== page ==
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Dynamic and Immersive Visualizations of Library User Research Activity Using Data from EZProxy Log Files

Speakers
Mr Peter Green,
Dr Pauline Joseph, Ms Amanda Bellenger, Mr Aaron Kent, Mr Matthew Robinson

Curtin University

Abstract
It is common for academic libraries to manage authenticated access to their extensive scholarly journal and e-book subscriptions through a ‘man in the middle’ URL re-writing proxy service called EZproxy. This so ware solution has been widely deployed in libraries and has been a standard solution to authenticated access to third party subscription scholarly resources for many years. In the process of managing a library user’s access to the third party scholarly resource the EZproxy so ware creates a log entry for each web request in the Combined HTTP Log format. The Curtin Library has retained at least five years of the log files which are extensive, with approximately 30 million lines written per month. The log files capture information for each request such as the IP address, client ID, date and time, HTTP request and response and so forth. This is information that is rich but difficult and challenging to comprehend due to its size and technical complexity. However this large dataset presents an opportunity to learn more about the information seeking behaviour of Curtin Library clients, but making sense of the data without losing the richness is a key part of the challenge. Traditional analysis of such data tends to produce at aggregated usage statistics that do not reveal the complex interactions of individual user searching activity across time and space.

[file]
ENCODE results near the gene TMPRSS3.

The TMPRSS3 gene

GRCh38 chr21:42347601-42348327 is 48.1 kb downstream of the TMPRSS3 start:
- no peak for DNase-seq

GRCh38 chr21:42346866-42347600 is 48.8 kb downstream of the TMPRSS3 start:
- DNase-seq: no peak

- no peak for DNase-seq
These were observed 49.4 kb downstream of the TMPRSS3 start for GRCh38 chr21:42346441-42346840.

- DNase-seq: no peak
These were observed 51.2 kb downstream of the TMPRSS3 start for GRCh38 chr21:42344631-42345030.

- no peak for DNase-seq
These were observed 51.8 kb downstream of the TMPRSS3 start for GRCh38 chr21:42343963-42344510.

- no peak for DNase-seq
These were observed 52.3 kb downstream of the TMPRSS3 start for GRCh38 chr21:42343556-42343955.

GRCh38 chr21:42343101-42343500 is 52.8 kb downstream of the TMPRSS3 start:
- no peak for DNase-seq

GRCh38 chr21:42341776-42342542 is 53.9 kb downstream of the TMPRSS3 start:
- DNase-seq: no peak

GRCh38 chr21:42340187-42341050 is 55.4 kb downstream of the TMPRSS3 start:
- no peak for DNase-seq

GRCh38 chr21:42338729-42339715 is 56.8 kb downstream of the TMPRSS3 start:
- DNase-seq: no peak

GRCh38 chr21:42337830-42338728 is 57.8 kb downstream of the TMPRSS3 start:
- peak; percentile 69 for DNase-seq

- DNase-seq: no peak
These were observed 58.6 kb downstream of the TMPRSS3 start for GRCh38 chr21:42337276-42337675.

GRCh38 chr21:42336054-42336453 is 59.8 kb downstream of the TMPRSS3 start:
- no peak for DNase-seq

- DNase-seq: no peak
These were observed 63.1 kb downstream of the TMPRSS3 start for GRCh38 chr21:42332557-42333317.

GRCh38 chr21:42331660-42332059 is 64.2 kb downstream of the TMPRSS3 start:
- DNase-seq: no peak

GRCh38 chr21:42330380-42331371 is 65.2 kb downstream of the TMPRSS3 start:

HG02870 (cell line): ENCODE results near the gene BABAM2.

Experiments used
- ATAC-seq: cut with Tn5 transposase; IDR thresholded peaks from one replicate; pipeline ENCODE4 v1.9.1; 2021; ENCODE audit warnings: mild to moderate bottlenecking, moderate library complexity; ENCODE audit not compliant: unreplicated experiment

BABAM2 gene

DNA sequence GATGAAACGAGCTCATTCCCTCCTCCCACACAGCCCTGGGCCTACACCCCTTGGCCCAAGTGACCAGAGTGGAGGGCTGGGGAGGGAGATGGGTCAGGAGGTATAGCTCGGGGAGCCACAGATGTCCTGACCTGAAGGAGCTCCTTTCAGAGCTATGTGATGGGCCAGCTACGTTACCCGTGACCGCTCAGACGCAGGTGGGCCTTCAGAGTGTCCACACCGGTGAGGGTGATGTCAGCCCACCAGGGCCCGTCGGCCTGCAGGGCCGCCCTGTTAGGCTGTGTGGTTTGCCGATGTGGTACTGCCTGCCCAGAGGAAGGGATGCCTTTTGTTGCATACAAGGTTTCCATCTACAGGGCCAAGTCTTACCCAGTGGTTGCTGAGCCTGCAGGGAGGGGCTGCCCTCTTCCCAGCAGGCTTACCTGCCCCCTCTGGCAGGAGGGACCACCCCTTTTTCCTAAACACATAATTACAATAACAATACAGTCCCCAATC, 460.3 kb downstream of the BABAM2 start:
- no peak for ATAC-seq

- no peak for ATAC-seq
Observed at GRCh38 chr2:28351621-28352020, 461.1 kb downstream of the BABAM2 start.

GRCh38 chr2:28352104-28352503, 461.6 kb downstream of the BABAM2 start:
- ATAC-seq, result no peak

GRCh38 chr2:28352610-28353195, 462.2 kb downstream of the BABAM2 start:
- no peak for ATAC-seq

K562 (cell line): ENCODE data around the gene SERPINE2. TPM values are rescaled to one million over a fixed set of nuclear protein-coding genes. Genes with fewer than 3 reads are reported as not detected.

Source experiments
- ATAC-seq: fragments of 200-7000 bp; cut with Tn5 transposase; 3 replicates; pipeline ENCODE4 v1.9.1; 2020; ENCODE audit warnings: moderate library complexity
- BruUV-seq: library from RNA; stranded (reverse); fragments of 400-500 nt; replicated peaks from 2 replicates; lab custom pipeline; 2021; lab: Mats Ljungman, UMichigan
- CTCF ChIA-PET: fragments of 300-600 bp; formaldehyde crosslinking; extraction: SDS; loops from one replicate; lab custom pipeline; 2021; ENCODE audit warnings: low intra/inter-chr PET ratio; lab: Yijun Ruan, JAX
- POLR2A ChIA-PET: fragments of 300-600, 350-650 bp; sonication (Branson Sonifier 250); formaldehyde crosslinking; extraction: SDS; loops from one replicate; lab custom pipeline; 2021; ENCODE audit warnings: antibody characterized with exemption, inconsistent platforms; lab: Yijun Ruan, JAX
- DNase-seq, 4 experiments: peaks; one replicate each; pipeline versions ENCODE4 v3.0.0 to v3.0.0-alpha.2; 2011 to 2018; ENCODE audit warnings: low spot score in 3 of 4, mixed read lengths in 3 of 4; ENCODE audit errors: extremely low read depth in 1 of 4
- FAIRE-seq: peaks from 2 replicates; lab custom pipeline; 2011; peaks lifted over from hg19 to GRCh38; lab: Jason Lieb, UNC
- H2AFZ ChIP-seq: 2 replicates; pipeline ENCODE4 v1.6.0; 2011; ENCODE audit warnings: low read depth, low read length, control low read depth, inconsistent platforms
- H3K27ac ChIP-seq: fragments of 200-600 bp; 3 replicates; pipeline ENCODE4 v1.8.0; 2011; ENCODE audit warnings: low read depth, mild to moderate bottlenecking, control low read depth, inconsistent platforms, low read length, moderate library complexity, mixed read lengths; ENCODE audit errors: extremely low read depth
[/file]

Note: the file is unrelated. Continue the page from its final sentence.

In collaboration with Dr Pauline Joseph, Senior Lecturer (School of Media, Creative Arts and Social Inquiry) and with funding from the Curtin HIVE (Hub for Immersive Visualisation and eResearch) Research Internships program to employ a computer science student for a ten week period the Curtin Library undertook the project of creating visualisations using this rich data of user research activity.
The resulting pilot visualisations give an insight into the power of dynamic and immersive visualisations to reveal new understandings of the information seeking behaviour of Curtin Library clients.